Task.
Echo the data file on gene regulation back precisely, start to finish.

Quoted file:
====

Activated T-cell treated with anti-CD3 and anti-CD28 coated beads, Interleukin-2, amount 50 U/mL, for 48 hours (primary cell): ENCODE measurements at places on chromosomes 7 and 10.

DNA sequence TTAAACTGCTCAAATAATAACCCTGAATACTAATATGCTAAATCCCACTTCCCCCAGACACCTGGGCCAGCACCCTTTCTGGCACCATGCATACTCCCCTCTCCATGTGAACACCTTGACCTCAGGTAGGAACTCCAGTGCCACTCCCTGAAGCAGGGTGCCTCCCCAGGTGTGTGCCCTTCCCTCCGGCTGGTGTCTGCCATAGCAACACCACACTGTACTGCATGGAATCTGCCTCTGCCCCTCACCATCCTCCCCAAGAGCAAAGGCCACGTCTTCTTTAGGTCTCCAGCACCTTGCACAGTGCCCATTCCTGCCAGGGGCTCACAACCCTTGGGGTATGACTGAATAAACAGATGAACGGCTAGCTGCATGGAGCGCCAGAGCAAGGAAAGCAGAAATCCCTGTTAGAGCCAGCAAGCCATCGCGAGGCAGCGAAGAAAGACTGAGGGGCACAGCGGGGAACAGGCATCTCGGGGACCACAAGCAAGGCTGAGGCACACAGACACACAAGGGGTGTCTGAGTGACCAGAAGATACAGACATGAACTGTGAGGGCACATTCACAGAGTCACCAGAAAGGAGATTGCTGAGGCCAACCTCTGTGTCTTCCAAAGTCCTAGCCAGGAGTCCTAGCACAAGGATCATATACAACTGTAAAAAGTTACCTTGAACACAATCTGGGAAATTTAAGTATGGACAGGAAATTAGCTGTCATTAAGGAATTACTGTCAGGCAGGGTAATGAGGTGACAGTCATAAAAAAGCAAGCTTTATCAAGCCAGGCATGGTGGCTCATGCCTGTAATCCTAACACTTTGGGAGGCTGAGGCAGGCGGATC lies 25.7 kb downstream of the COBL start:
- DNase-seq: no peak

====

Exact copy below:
Activated T-cell treated with anti-CD3 and anti-CD28 coated beads, Interleukin-2, amount 50 U/mL, for 48 hours (primary cell): ENCODE measurements at places on chromosomes 7 and 10.

DNA sequence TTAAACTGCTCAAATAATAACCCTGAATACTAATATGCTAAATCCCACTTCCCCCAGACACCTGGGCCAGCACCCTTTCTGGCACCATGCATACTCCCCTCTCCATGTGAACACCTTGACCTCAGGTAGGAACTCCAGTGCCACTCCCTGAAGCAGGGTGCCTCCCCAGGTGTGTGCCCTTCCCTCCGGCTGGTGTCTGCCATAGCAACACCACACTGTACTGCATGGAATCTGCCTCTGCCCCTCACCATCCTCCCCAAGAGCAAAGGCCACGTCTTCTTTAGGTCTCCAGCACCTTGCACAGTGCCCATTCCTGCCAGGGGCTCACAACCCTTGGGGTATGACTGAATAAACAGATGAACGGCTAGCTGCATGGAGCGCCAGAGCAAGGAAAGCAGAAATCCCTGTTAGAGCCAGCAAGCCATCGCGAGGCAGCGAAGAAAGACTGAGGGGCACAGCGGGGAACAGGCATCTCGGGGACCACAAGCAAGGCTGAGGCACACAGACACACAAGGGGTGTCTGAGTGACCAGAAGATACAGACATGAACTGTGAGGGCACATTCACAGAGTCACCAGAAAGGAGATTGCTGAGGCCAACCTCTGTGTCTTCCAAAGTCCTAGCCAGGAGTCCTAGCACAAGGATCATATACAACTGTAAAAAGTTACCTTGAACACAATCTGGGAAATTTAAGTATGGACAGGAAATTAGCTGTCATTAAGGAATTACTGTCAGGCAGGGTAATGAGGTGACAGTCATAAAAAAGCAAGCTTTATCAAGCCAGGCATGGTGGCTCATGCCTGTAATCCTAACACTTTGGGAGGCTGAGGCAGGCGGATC lies 25.7 kb downstream of the COBL start:
- DNase-seq: no peak